Big step in regeneration of Hillington Square Estate
The completion of the regeneration of Lynn’s Hillington Square Estate has taken a significant step forward.
Plans for the final part of the project, which began in 2012, have been submitted to West Norfolk Council.
The proposal includes the demolition of four blocks of homes - Farrow House, Chestnut House, Aitken House and Norris House - to make way for the construction of much more attractive and energy efficient flats and townhouses.
A key factor in the design is opening up the space between the blocks, and protecting and enhancing the relationship with the oldest church in the town, the Grade 2 listed All Saints’, which sits centrally.
Cambridge-based architectural firm Feilden and Mawson, which has overseen three phases of the regeneration to critical acclaim, have submitted the plans on behalf of Freebridge Community Housing.
Feilden and Mawson said: “We believe the proposals...present a well considered and balanced approach to the site and a fairly complex set of constraints, importantly the close proximity to multiple conservation areas and listed buildings.
“The scheme has the comfort, health and wellbeing of its residents as a key aim, whilst providing a public realm in the form of an extensive landscaping scheme, providing convenient and pleasant walking and cycling routes for residents and visitors alike.
“The style of the buildings themselves seeks to be contemporary and relevant to its own time, whilst respecting the past and being sensitive to its context and local vernacular.”
A public consultation on the proposals was held by Freebridge earlier this year, although restricted by the coronavirus pandemic to online and a window display on the estate.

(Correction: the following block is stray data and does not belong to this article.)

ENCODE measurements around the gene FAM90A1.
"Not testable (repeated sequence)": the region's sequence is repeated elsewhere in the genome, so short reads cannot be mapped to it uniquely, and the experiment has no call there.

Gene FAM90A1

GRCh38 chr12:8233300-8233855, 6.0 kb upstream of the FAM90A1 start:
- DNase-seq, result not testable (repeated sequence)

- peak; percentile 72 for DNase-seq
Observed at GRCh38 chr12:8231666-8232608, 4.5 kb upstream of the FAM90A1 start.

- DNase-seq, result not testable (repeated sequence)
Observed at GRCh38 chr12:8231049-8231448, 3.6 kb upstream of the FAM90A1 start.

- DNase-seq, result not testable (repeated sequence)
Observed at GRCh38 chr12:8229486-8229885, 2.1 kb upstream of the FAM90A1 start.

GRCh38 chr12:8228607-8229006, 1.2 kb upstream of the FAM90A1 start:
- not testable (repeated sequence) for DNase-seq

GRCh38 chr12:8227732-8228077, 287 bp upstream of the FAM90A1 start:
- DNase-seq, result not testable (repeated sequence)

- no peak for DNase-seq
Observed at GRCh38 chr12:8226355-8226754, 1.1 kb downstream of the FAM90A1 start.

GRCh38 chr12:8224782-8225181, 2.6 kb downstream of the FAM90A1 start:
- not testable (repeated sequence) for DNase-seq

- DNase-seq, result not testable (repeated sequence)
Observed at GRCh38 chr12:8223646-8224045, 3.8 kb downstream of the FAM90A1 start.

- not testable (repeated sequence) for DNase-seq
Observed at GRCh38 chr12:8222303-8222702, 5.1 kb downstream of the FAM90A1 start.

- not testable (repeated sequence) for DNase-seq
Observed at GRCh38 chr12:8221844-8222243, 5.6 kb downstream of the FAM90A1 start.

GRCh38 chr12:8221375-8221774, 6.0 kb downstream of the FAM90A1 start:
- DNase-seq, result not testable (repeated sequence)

The proposals were generally well received, says the planning application, with some queries over the timing and nature of the demolition and construction.
There was also concern over the height of some of the new builds and the potential for privacy to be compromised by overlooking.
Feilden and Mawson said: “There were some comments about the scale of the properties along All Saints and Bridge Street and their relationship with the existing properties; the massing was revisited as a this along with input from the conservation officer and Historic England and has resulted in reducing the scale (three-storey to 2.5 storey) of some of the terraced houses, and in other cases stepping back the upper story and minimising the potential of overlooking by reducing the number of windows where the distance to the properties on the opposite side of the street is at its tightest.
The original estate was built at the end of the 1960s.
“The slab design with high-level walkways and open stairwells joining all dwellings exacerbated anti-social behaviour and lack of community pride,” said the architectural firm.
Refurbishments, which created around 190 flats, have been completed at Greyfriars House, Valentine House, Colby Court and, most latterly in 2018, Eldridge House.
The project to date has won a regional award and national commendation.